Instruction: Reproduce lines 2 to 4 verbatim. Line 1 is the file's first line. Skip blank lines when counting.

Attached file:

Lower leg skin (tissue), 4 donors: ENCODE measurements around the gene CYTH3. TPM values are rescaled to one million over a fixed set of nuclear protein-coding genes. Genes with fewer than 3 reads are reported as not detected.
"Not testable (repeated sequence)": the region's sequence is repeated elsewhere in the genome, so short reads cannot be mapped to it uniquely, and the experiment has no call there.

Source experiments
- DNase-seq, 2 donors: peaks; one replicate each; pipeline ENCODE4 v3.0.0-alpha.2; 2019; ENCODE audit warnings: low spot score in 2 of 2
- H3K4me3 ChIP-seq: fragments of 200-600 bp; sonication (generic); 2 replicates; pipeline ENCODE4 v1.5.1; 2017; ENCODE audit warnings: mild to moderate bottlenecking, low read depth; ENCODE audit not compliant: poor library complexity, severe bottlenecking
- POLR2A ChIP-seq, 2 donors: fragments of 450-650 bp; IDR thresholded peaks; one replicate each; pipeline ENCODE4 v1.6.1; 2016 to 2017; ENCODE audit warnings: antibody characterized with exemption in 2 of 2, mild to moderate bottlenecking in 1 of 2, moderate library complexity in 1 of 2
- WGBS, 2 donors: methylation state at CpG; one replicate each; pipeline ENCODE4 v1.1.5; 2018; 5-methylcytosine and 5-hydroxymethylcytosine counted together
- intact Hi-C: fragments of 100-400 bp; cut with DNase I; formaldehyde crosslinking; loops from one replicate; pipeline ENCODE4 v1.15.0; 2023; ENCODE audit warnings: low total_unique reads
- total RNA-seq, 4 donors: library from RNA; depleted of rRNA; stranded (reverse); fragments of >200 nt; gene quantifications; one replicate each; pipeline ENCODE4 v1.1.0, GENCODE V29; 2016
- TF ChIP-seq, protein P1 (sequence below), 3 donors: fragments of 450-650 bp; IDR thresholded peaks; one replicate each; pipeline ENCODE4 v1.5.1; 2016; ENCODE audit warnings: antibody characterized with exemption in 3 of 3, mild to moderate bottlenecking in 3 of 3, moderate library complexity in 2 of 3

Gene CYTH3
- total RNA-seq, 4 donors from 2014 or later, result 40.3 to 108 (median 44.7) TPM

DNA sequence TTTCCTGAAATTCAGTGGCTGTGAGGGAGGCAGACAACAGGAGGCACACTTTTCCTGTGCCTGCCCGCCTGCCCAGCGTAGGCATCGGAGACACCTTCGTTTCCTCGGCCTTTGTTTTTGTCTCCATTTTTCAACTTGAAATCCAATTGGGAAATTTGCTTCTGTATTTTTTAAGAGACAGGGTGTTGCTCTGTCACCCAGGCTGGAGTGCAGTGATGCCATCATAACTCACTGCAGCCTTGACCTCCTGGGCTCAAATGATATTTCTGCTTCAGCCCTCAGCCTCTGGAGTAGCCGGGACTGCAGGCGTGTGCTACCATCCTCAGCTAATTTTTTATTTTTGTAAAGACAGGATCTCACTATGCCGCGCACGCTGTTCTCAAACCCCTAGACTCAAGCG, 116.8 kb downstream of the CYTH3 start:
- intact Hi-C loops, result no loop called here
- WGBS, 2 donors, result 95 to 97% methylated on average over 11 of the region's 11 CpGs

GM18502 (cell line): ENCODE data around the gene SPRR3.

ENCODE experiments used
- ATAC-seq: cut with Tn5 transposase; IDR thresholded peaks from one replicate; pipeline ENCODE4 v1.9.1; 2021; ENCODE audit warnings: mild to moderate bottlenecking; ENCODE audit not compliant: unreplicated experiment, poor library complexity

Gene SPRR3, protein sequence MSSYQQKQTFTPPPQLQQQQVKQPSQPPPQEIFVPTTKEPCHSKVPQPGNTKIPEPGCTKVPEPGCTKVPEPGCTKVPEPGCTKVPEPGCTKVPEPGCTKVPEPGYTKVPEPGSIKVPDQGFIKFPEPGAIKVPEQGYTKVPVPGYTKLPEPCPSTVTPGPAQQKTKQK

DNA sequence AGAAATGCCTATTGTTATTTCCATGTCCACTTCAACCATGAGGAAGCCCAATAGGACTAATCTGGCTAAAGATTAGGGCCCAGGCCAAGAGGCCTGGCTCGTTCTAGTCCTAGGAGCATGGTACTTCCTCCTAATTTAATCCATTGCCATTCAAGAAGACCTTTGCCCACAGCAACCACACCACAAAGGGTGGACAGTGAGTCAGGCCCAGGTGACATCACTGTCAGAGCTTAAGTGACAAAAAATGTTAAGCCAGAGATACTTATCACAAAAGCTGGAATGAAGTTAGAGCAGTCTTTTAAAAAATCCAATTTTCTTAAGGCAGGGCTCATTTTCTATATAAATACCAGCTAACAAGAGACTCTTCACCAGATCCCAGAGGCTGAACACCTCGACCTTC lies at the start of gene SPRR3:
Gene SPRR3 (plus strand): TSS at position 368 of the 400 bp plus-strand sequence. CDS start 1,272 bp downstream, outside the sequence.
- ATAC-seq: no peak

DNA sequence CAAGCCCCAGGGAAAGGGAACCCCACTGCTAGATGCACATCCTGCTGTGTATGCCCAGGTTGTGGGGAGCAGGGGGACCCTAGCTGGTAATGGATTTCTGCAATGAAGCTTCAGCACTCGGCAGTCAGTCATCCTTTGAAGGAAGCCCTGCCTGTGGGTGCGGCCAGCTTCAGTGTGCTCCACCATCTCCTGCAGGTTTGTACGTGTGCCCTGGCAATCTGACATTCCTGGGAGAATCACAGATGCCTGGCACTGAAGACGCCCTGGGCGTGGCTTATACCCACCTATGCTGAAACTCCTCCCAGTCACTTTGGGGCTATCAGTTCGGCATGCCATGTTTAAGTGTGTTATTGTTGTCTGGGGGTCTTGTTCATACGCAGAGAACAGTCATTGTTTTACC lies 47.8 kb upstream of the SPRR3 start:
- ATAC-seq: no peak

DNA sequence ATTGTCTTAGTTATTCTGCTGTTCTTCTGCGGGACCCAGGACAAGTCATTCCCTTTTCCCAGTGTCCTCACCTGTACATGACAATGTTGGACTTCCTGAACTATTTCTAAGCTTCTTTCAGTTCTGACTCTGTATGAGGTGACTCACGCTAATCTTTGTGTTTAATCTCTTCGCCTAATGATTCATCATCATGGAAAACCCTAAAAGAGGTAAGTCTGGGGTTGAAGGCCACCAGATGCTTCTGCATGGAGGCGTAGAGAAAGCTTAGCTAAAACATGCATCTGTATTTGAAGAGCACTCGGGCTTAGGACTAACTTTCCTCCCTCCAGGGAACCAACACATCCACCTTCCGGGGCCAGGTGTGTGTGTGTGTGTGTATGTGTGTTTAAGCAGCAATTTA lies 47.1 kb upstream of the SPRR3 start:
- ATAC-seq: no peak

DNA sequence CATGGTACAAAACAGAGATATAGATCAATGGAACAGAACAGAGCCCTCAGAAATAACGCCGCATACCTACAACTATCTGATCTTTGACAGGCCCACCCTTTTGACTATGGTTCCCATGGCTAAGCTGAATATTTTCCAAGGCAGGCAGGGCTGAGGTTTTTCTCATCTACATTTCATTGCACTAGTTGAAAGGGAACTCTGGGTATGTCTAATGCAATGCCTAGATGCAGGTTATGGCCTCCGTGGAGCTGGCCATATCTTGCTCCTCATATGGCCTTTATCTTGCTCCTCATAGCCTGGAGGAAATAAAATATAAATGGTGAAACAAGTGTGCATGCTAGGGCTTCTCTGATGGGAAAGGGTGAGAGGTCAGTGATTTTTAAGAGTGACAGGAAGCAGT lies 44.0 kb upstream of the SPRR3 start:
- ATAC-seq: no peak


"Not testable (repeated sequence)": the region's sequence is repeated elsewhere in the genome, so short reads cannot be mapped to it uniquely, and the experiment has no call there.

Source experiments
- DNase-seq, 2 donors: peaks; one replicate each; pipeline ENCODE4 v3.0.0-alpha.2; 2019; ENCODE audit warnings: low spot score in 2 of 2